It looked to us as though the weights may have been switched, in the case of ascariasis, for symptoms B and C. We contacted Colin Mathers, the second-listed author on the Global Burden of Disease publication, and he confirmed to us that the weights are in fact switched, stating, “We also noticed this and corrected it in the spreadsheets for WHO estimates, but possibly it has remained uncorrected in some of the summary tables of weights.” Thus, CIDTA’s correct disability weight is 0.024, but the published disability weight in both editions of the GBD – and the weight used in the official cost-effectiveness calculation – is 0.463.

We created a version of the official calculation that corrected for the above errors, as well as two other errors that we found in the process of checking the calculation as thoroughly as we could. (See Footnote 1 below.) Our version is here (XLS).

This calculation leads to a revised cost-effectiveness estimate of $326.43 per DALY, rather than the$3.41 per DALY in the original.

The DCP cost-effectiveness estimates only took into account short term effects of the three diseases, even though they have some long term effects. This seems to have been an intentional decision rather than an error, but our feeling is that a best estimate of the true cost-effectiveness of deworming would likely take these long-term effects into account. We therefore created another version of the estimate that does so, as best as we can. (See Footnote 2 below.) Taking these long-term effects into account, our cost-effectiveness estimate for STH treatment moves to $138.28 per DALY. These corrections also have implications for the cost-effectiveness estimate for combination deworming (simultaneously addressing both STH and schistosomiasis, another type of infection). The DCP2 reports a cost-effectiveness estimate of$8-$19/DALY averted for combined treatment, depending on whether generic or brand-name drugs are used for schistosomiasis treatment. Using our overall best guess for the revised DCP2 estimate for STH of$138.28/DALY and the DCP2’s estimate for generic schistosomiasis drugs of $336/DALY (note that this is incorrectly presented as “$3.36/DALY” on page 476, but the correct figure – without the erroneous decimal point – appears on page 46), we estimate the cost-effectiveness of a combined program, according to the DCP2, as $177/DALY. Ignoring the long-term effects of STH treatment, as the DCP2 does, changes that figure to$272/DALY.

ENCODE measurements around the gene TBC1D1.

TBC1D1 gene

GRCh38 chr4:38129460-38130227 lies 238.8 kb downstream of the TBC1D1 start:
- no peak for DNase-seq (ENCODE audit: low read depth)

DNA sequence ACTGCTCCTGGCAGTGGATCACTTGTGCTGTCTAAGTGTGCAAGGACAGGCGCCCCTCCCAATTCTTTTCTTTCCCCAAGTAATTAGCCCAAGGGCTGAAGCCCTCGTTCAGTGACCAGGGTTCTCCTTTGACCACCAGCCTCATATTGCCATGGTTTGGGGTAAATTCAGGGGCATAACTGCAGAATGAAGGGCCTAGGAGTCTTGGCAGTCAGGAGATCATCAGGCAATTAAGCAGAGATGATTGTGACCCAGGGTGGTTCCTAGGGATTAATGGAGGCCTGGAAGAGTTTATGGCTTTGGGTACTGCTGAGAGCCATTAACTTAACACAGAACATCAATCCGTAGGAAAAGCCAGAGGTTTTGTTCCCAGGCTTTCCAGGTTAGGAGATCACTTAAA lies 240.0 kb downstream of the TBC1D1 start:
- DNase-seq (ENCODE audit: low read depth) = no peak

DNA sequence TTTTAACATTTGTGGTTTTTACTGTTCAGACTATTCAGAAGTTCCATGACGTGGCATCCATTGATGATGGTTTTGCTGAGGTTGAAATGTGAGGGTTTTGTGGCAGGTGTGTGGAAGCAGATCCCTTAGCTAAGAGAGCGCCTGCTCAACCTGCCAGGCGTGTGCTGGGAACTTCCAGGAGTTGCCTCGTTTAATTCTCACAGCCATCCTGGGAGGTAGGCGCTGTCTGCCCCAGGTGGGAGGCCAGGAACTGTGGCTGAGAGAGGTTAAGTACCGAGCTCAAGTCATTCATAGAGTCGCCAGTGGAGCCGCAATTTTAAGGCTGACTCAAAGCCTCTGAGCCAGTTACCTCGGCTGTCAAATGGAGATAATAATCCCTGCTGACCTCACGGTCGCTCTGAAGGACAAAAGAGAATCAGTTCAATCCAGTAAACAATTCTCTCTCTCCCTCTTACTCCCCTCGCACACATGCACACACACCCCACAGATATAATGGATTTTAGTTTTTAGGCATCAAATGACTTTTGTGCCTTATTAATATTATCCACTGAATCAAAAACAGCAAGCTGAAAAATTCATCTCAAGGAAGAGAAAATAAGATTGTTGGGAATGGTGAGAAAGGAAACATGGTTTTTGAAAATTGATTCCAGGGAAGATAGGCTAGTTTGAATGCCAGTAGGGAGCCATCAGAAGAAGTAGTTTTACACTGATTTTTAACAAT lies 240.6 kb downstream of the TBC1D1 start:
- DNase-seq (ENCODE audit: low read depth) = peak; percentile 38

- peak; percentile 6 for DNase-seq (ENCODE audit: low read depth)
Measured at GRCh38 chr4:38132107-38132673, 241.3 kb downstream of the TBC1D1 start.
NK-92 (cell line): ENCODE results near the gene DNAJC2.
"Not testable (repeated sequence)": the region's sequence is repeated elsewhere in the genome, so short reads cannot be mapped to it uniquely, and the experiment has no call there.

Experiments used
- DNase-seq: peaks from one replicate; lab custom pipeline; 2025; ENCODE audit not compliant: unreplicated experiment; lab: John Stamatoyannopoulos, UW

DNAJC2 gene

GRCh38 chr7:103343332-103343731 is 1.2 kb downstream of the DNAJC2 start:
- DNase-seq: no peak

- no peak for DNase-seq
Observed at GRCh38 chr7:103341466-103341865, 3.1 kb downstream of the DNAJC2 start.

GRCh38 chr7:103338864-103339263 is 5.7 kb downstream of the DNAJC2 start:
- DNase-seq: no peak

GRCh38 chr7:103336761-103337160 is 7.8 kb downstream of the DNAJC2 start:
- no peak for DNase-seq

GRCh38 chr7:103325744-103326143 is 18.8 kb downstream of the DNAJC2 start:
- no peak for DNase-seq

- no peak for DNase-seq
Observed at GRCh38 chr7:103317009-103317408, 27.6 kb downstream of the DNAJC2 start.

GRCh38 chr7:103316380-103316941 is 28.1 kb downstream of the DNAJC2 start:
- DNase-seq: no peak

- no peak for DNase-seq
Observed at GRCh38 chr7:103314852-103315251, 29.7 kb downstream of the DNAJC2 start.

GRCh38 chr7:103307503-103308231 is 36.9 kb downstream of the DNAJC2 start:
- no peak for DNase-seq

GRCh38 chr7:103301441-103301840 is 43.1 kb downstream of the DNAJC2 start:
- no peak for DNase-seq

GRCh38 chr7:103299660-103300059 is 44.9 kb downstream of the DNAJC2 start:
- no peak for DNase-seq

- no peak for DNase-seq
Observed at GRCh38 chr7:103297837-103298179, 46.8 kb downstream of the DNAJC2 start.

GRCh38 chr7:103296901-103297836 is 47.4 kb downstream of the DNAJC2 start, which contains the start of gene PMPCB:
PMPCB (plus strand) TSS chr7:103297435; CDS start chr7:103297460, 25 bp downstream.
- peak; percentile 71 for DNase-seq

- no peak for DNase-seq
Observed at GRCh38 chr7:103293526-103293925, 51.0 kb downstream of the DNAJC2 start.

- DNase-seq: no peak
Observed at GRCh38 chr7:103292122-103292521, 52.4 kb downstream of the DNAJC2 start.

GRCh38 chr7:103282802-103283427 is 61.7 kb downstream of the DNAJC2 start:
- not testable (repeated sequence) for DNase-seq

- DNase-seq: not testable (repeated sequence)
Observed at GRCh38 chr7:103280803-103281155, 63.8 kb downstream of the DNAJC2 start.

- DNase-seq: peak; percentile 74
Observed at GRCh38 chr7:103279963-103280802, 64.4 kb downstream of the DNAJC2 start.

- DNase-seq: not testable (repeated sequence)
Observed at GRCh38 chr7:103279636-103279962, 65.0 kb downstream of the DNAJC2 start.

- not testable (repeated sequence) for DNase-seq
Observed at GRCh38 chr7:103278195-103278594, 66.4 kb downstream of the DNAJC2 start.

In our first email to the author of the spreadsheet, we had only caught the first four of the five errors mentioned above, and made substantial mistakes in our attempts to take long-term effects into account. It was only when we checked the figures later that we noticed both of these mistakes. Mistakes are easy to make in this type of situation (for an interesting study on spreadsheet mistakes, see here). Transparency is the best way we can think of to avoid such mistakes. Now that we’ve published the spreadsheets, we look forward to hearing about any other mistakes you find – in the original or ours.

Our independent estimate of the cost-effectiveness of STH treatment

At the same time we were working through the DCP cost-effectiveness estimate for STH deworming, Jonah Sinick, a GiveWell volunteer, was working on an independent set of cost-effectiveness estimates for deworming, separately for both STH and a second type of worm-based disease, schistosomiasis. His report on the results is now available here. His bottom-line best guess for the cost-effectiveness of STH deworming is $82.54/DALY. Jonah’s calculation implicitly takes long-term effects into account, as we do in our more optimistic version of the calculation (the one that comes to$138.28 per DALY). Most of the discrepancy between Jonah’s $82.54/DALY figure and our$138.28 figure can be explained by the DCP’s use of a much higher cost-per-child treated ($0.225 vs.$0.085), though Jonah also finds different levels of disease burden and treatment effectiveness. (See footnote 3 below.)